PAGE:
Question on training, is it possible for an older rider, say around the 60 year mark without any particular natural talent, to reach 3.5 watts per kilo by training hard, obviously it's possible as all things are, but is that an unrealistic goal for an average rider ?

    I wouldn't pick age as being the most important limiter here. I know a 70 year old with 5 w/kg.

    For some it will be easy to reach 3.5 w/kg, for others impossible. It's impossible to say from your data points how close your (hypothetical?) average rider is already to their natural limits, or even how hard they train.

    If this is an 'asking for a friend' kind of question, what's your current FTP in w/kg, how hard do you train, and how long have you been training at this intensity.

    I.e. if you're at 2.5w/kg, have been at between 80 and 100 CTL for the last 4 years then I'd say you're very unlikely to make 3.5 Unless youhave a lot of weight to lose.
  • okgookgo Posts: 4,368
    joe2008 wrote:
    It seems Peter Sagan's Winter Training consists of very little riding above his Maximum Aerobic Power, which is 60-70% of his FTP.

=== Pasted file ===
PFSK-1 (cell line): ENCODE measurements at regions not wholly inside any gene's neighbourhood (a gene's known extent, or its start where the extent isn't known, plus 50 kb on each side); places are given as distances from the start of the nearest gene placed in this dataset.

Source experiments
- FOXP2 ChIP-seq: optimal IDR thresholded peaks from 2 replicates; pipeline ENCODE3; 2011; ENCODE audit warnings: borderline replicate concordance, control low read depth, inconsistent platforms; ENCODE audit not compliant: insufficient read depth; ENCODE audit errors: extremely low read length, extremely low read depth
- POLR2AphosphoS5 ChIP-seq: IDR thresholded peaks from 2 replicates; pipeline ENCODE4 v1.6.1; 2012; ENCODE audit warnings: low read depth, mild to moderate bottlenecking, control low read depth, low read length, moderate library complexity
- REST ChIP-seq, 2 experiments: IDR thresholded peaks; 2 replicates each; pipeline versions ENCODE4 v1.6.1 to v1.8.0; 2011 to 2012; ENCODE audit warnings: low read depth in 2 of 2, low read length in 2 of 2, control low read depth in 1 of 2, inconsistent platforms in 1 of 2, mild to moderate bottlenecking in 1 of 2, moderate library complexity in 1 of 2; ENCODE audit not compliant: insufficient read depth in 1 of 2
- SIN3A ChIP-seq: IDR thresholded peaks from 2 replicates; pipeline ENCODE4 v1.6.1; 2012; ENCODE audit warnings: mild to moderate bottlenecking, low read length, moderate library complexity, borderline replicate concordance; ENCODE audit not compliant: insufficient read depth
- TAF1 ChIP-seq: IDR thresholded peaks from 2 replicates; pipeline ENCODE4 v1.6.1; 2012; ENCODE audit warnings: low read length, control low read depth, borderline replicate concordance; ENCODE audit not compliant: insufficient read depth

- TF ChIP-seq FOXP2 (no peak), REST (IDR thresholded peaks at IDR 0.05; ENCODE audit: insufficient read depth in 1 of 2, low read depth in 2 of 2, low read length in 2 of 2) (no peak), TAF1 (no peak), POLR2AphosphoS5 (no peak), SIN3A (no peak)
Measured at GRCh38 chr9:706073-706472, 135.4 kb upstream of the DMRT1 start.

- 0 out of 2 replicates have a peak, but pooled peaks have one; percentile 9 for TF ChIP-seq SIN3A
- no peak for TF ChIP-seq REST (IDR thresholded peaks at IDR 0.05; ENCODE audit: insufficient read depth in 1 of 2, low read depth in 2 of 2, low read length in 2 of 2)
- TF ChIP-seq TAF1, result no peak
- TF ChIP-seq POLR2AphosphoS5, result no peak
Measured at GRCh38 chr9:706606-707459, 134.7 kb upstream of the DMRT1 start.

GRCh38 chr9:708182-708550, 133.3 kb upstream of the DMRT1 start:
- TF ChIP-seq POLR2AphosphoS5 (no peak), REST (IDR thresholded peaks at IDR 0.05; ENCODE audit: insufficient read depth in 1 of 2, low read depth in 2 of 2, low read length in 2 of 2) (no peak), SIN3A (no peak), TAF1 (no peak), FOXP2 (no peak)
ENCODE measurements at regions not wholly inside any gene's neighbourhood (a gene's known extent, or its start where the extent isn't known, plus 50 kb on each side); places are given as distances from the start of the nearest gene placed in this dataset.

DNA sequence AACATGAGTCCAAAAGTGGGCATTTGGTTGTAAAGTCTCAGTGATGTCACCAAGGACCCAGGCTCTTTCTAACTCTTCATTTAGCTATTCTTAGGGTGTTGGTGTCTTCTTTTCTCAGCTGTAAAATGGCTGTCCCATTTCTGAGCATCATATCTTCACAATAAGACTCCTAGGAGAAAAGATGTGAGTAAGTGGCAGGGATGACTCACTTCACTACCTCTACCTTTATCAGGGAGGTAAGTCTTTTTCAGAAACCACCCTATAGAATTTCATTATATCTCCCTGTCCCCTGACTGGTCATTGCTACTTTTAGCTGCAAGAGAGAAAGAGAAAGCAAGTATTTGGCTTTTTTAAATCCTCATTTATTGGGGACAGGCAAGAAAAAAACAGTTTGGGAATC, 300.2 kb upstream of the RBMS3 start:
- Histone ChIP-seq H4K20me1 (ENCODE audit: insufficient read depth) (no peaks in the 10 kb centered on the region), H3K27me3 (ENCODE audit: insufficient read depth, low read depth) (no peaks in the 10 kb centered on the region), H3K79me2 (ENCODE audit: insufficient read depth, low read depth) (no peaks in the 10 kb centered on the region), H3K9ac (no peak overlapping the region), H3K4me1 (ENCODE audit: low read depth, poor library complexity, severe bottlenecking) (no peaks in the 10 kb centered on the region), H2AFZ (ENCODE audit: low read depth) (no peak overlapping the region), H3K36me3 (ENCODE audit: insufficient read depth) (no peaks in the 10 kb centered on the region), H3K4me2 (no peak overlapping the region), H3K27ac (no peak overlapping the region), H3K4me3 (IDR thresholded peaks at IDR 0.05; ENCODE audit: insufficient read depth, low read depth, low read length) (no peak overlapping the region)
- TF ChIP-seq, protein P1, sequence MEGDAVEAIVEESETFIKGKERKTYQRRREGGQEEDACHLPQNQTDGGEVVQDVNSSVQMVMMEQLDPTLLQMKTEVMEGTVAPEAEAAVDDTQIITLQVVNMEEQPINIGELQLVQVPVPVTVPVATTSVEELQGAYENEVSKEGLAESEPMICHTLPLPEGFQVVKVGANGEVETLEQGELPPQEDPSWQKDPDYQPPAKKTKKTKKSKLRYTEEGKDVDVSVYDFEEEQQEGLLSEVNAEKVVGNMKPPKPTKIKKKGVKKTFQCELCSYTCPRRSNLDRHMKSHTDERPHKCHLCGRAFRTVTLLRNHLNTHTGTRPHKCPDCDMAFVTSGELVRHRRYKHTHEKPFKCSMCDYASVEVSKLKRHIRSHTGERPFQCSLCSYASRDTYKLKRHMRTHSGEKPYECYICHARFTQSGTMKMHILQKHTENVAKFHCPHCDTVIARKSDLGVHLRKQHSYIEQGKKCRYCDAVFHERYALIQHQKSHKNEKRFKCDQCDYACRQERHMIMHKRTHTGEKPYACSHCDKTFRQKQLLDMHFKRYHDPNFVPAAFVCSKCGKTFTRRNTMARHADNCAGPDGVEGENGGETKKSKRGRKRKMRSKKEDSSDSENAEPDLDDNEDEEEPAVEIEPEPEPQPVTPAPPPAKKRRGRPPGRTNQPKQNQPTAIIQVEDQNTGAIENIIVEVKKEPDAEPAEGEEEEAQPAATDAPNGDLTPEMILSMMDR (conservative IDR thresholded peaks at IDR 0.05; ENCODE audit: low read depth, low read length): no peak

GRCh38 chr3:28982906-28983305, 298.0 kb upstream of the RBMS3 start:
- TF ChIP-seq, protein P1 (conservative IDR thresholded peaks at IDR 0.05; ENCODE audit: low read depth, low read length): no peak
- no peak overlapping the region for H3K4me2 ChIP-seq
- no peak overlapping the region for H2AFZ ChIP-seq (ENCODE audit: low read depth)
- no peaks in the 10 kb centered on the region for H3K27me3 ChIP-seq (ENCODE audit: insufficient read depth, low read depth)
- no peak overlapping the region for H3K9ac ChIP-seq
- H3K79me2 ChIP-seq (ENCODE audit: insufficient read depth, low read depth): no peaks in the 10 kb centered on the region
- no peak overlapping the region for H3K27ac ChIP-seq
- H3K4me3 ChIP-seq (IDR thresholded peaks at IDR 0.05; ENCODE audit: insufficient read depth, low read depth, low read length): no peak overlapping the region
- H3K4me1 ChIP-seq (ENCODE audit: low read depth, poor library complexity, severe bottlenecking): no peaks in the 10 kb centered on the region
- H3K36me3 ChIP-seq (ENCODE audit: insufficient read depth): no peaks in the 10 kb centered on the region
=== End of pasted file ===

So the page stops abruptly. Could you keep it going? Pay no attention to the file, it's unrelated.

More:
Mon: 2 hours easy.
    Tues: 3.5 hours with 4-6 x 10 mins at 85% MAP
    Wed: 4.5 hours with 2 or 3 hills of 10 to 20 mins at 90% MAP
    Thus: 1.5 hours coffee ride for recovery
    Fri: 3.5 hours with 2 to 3 x 12 x 1 min at 100-105% MAP
    Sat: 4.5 hours aerobic ride; sometimes adding some 3 minute torque efforts on climbs at 50 to 60 rpm.
    Sun: Rest

    So nothing to note above zone 2 really then.

    FTP is often around 75% of MAP give or take. So he's certainly doing some solid stuff.

    My MAP is probably give or take about the same as my 5 minute power. So doing 20 mins just below that would be tough.
    Blog on my first and now second season of proper riding/racing - www.firstseasonracing.com
  • joe2008joe2008 Posts: 1,919
    okgo wrote:
    FTP is often around 75% of MAP give or take. So he's certainly doing some solid stuff.

    My MAP is probably give or take about the same as my 5 minute power. So doing 20 mins just below that would be tough.

    No according to Cycling Weekly:

    "3.5hr ride with long intervals
    On the second day, the work on the bike becomes a little more specific. This is not a simple endurance ride or a steady-pace one. Instead, over a 3.5-hour ride, Peter will do four to six repetitions of 10 minutes at 85 per cent of his maximum aerobic power — not his FTP but rather his aerobic threshold (FTP indicates the anaerobic one). This aerobic power equates to around 60 to 70 per cent of his FTP."

    http://www.cyclingweekly.com/fitness/tr ... V6jy4jq.99